“Feeding bras? Why are you even wearing a bra? Don’t you know it will chafe your nipples?”

“Come on, nothing looks as stupid as a nursing bra. Want to look more frumpy after having the baby?”

“Go bra-less, right! You’re not going out so soon; are you?”

“Feeding bras are expensive lingerie. Not worth the temporary investment.”

Hey, new mommas! Motherhood is beautiful. And breastfeeding is as physically overwhelming as happy it makes you feel. So, like all the gyaan that’s tossed at you left, right & center about how to make your breastfeeding journey hassle-free, you have people telling you often about why you should be wary of investing in nursing bras. Don’t you?

BTW, irrespective of pregnancy & baby, most of us do not like wearing our bras on for like, 24×7. Nothing feels as liberating as unhooking your bra and throwing it off into the laundry pile, I know right?!

So, here’s the BIG QUESTION again, do you really need nursing bras/ feeding bras?

Well, let’s quickly look at the how your breasts change through pregnancy and the birth of your baby.


Most commonly from the second trimester of pregnancy, your breasts start to become slightly bigger, fuller & even sensitive to touch; sore. As a result, although your girth/circumference may not increase par measurement, your cup size is just not going to be the same. In fact, you can expect a few more C’s or D’s in the coming months.

More Sagging

Now that your breasts are getting larger and heavier, they will tend to sag, if not until the present.

Milk Ducts

Your milk ducts progress rapidly through the later months of pregnancy & a lot of women experience ejection of milk or colostrum from their nipples during this period.

How to select the best-fitting feeding bras for you

Obviously considering the above 3 major changes, your breasts are not going to fit well in your regular bra anymore, at least for another year or so.


Does a bigger bra size or cup size solve your problem?

Sadly, NO.

While you MAY be able to manage with a bigger cup size of the regular bra until the end of your gestation, you’re likely to struggle with that once the baby comes in.


  1. Underwire bras may possibly block or suppress the milk ducts in lactating women. This may potentially lead to problems related to breast engorgement, pain or even mastitis. Particularly, if you happen to wear them for most part of the day.
  2. The fabric of regular bras isn’t necessarily tailored for you to feel comfortable in, even if it’s pure cotton. When you’re breastfeeding, random leaks are a daily affair, at least for the initial months after birth. Investing in separate breast pads is only going to wear you out of the number of times you’d have to change them. More so, from my experience, the fabric of regular bra cups doesn’t feel as comfortable until your milk supply is regulated. That’s because, until then, your breasts are going to leak very often making it annoying to change the bra over & over again to avoid nipple or areolar irritation due to the dampness.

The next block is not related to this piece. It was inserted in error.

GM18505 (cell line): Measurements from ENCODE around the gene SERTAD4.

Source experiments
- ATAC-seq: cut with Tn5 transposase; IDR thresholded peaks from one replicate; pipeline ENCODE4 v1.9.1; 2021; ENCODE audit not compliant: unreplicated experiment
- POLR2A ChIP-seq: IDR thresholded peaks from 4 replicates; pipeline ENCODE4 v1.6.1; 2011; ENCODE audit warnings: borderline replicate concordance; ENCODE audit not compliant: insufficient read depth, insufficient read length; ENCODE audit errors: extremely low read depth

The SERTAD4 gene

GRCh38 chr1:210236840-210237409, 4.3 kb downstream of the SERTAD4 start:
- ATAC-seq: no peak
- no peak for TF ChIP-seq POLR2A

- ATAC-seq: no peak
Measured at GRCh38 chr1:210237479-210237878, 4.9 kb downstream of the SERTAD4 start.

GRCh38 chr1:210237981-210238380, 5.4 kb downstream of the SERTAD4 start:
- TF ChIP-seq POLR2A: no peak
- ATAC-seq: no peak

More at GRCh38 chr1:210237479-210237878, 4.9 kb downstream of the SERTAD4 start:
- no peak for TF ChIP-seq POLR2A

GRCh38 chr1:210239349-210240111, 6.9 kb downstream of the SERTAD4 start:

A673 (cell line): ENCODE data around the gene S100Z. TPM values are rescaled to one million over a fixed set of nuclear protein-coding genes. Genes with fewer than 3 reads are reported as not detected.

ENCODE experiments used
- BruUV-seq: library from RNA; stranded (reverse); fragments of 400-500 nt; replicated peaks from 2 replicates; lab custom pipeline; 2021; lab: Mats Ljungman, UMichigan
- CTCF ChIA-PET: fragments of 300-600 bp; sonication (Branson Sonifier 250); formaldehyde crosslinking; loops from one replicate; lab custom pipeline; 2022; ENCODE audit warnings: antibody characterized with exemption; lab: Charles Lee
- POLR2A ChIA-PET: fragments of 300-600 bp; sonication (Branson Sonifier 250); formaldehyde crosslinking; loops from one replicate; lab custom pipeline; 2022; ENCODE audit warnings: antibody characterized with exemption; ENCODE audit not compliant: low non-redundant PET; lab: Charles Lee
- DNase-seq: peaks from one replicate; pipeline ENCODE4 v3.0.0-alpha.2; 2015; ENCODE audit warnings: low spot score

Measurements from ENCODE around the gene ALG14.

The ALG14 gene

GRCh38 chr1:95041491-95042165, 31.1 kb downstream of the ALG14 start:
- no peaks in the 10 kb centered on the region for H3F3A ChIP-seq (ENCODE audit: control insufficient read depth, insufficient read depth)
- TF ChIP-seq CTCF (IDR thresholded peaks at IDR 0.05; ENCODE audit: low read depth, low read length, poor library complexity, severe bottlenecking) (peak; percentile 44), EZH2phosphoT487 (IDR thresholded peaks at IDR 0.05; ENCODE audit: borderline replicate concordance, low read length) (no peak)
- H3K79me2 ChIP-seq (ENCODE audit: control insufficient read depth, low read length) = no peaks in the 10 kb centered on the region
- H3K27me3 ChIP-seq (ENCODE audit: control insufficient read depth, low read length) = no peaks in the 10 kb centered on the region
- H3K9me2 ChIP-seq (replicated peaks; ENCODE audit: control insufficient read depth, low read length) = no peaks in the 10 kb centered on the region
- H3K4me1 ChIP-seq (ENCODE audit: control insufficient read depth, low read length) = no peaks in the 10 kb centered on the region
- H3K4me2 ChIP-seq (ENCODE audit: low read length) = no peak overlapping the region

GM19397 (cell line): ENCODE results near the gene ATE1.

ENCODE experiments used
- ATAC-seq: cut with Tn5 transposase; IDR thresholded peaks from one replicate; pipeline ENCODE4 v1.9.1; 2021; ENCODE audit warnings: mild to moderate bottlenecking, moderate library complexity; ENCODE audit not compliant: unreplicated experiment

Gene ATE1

3. If you’re looking at pumping your breastmilk often during the day, it is going to be a tad difficult with the regular bra with having to frequently change your dress. Most of the feeding bras come with double-up cups; which makes it super-convenient to detach the regular cup & stick to the feeding cup. So that you don’t have to face the ordeal of removing your top everytime and unhook your bra before pumping, in order to avoid spillovers or the pump accidentally falling off the breast. Oopsie!

Is it OKAY to sleep wearing a nursing bra (feeding bra)?

Is sleeping in feeding bras okay for your breasts & health?

Honestly, it depends on your comfort preference.

For most of us, bedtime is the only time when we can let our breasts free from too much of cuddling in their bra cups or the uni-boob sports bras. Pregnancy & the lactation phase causes your breasts to sag due to the extra weight that they bear along the Cooper’s ligaments.

It is these ligaments that give the breasts the shape. However, pregnancy does bring some stretch marks. To some extent wearing a bra most of the time does help prevent breasts from sagging over time. Given the above purposes that a nursing bra is typically meant to serve, they’re best to support you until you wean your baby. While sleeping in them or not is entirely your prerogative, I personally believe that they’re extremely useful at least in the first few weeks of postpartum, when your breasts end up leaking a lot of milk even while you’re asleep.

Well, ladies! Gone are the days of those really boring & ugly conical feeding bras that put you off. Feeding bras have evolved rather magically with time and the best part about them is that you can shop online for the most comfortable and stylish nursing bras while structuring your maternity wear & couture in this pandemic. I’m sure, you wouldn’t want to part from them even after having weaned your child (unless you’re dropping sizes after that, sexy lady! 😉 )

I would recommend you to buy nursing bras of TWO different cup sizes, which would work extremely well both during pregnancy & after the baby comes along. 🙂

Would love to know what you have to say about this.

Wishing you a happy motherhood!

Disclaimer This is a sponsored post. However, all the views are my own stemming from my personal experience. I never recommend products or services that I haven’t familiarized with or used myself. You may read my full disclosure here.

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